We continue with our recounting of The Ranch’s early approaches to water therapy—which at the time was both ancient (the Romans!) and innovative (relatively few Americans, in particular, had experienced the European “taking the waters” tradition). The following story is from an unpublished history manuscript, circa 1987, with recent updates from Deborah herself.
[To read more history, see Origins of the Ranch: Part I, Part II, Part III, Part IV, Part V, Part VI, Part VII, Part VIII, Part IX, Part X, Part XI, Part XII, Part XIII, Part XIV, Part XV, Part XVI, Part XVII, Part XVIII, Part XIX, Part XX, Part XXI, Part XXII, Part XXIII, Part XXIV, and Part XXV]
Using clean and bracing fresh water, Ranch co-founder Edmond Szekely invented a number of hydrotherapy exercises and devices, several of which he patented.
The Ranch had no electricity in the early 1940s other than from its own generating plant, but by means of a gravity-flow system an entire bydrotherapy “department” was built on a little slope. It was as picturesque as it was popular, and was photographed for LIFE magazine in 1962. (Editor’s note: unfortunately we have yet to find this photo today, but we’re looking!)
Much of the Professor’s knowledge of hydrotherapy came from his study of the pioneering naturopath Father Sebastian Kneipp (1821-1897) who was known, as Kneipp USA puts it today, for creating “a life philosophy that sees man going about his daily habits and routines in his natural habitat as an inseparable entity.”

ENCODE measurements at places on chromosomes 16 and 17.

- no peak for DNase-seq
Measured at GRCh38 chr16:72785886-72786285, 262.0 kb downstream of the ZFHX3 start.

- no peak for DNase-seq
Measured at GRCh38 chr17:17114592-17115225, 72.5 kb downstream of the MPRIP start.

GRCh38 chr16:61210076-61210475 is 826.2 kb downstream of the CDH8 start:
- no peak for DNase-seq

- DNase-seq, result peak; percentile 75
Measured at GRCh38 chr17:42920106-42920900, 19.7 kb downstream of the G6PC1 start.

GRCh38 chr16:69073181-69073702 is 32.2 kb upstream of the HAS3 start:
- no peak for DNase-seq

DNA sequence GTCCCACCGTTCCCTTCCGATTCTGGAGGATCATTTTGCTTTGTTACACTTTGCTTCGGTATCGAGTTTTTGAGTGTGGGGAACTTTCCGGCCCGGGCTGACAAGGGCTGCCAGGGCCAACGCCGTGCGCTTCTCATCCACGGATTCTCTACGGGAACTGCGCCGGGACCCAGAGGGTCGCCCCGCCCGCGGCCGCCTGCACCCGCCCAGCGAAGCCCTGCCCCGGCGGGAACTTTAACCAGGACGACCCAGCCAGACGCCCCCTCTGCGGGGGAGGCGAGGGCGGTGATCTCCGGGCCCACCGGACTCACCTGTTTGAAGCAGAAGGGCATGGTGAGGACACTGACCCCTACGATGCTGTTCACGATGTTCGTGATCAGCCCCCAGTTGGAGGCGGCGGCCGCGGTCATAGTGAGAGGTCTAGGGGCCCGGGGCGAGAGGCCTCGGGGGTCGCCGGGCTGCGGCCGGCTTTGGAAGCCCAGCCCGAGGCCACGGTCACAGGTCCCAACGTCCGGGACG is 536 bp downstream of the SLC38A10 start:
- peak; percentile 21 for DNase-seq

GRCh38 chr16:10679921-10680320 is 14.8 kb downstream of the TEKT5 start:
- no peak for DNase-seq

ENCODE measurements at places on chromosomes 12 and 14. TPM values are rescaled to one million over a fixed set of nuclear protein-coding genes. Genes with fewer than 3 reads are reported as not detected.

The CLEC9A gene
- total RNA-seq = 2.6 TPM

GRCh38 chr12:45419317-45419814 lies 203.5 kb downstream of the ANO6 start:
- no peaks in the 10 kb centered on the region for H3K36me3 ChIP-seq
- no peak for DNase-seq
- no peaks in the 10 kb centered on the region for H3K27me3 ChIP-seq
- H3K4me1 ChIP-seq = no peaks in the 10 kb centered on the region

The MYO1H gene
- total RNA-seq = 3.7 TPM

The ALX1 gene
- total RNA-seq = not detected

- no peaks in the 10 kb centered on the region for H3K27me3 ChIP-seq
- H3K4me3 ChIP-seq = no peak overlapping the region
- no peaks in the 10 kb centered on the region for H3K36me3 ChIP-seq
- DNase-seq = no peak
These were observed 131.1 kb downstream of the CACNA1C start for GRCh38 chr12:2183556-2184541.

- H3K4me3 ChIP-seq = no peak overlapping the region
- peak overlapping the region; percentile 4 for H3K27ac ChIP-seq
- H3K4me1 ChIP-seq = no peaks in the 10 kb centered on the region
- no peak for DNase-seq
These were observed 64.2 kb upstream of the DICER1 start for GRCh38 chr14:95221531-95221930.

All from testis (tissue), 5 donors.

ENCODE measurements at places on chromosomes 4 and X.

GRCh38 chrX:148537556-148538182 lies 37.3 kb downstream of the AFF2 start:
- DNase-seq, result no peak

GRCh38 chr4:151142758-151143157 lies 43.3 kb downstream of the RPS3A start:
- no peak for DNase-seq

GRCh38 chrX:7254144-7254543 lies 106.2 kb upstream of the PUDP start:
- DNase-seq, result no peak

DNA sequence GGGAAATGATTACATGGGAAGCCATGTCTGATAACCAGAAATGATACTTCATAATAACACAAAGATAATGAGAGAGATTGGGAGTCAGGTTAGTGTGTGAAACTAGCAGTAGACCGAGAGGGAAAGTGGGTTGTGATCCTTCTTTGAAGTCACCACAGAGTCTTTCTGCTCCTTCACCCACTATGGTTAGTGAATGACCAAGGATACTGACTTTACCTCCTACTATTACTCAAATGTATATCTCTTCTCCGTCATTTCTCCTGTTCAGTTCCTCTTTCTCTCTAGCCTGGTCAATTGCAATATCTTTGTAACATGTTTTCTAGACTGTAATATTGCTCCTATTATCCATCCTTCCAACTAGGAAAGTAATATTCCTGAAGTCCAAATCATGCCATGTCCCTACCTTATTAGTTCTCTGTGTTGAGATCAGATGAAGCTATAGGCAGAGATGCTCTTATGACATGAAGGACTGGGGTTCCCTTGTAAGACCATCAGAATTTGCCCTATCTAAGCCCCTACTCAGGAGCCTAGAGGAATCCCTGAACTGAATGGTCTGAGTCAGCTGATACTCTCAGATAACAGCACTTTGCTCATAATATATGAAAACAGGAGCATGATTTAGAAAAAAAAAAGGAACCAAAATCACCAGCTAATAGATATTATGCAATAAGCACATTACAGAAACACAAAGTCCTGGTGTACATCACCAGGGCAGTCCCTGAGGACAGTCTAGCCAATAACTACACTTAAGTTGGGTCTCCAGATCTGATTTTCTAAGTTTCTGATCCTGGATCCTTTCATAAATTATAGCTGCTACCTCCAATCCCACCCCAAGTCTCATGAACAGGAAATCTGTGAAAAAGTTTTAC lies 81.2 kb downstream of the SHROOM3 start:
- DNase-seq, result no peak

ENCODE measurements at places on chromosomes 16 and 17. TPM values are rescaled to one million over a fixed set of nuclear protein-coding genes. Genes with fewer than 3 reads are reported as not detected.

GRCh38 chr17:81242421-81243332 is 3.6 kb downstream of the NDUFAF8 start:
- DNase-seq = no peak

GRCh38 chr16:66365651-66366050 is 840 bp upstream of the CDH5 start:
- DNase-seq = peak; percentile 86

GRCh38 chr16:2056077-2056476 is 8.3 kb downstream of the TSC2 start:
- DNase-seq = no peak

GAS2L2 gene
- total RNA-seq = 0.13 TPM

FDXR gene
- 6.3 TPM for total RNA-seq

After sending his tuberculosis into remission by bolstering his immune system via regular swims in the icy Danube River, Kneipp was motivated “to combine and extend his tried and tested water treatments. This he did by observing and carrying out numerous tests on himself and his patients…his treatments included cold rinses, water stepping, hot and cold half and full baths, contrast baths, as well as hot and cold wet packs and compresses (Kneipp USA).”
The Professor’s version of a Kneipp herbal wrap (hot linens infused with herbs and wound around the body) is still popular at The Ranch today, and provides a soothing relief to weary and potentially sore-the-next-day muscles.
One can easily understand Edmond Szekely’s desire to study this revolutionary figure in spa history. “The Prof,” as Ranch guests fondly called him, was born in Romania in 1905 and probably heard of the Bavarian priest Kneipp’s work early in his own healing career.
One royal personage who trusted the good Father Kneipp over the lux spas of Europe, with their ornate hotels and casinos, was Archduke Ferdinand. He was having trouble walking when he entered Father Kneipp’s care, but soon was able to keep an appointment with destiny in Sarajevo, where his assassination ignited the First World War.
When Deborah Szekely instituted The Ranch’s first truly rigorous, varied (and daily) exercise program, she again consulted “My Water Cure,” the American version of the Kneipp manual. She wondered how she could relieve the aches caused by lactic acid buildup in exercisers’ muscles, and it required more than The Ranch’s temezcal (steam room). Water was still an issue at The Ranch; the young resort could not afford to build a projected stone-lined swimming pool. The answer: application of the Kneipp-style herbal wrap.
Of course The Ranch today has many swimming pools (four) and whirlpool “spas,” but the herbal wrap combined with some time spent in hot, churning water added up to “fitness without pain”—as it still does today.
The Professor was fascinated by the possibilities of water “massage” and exercise in general, recalls Deborah. He developed an idea for a special lounge chair that would sit in a swimming pool while jets of water came out of the chair frame, giving the sitter a pleasant, beneficial massage.
“He was, in fact, working out the details of this invention,” recounts Deborah Szekely, “when a pump manufacturer called on us. Our caller wished to demonstrate a machine he had invented to help his son, a polio victim. We at once placed an order with Mr. Jacuzzi and have never been without hydrotherapy jets since.”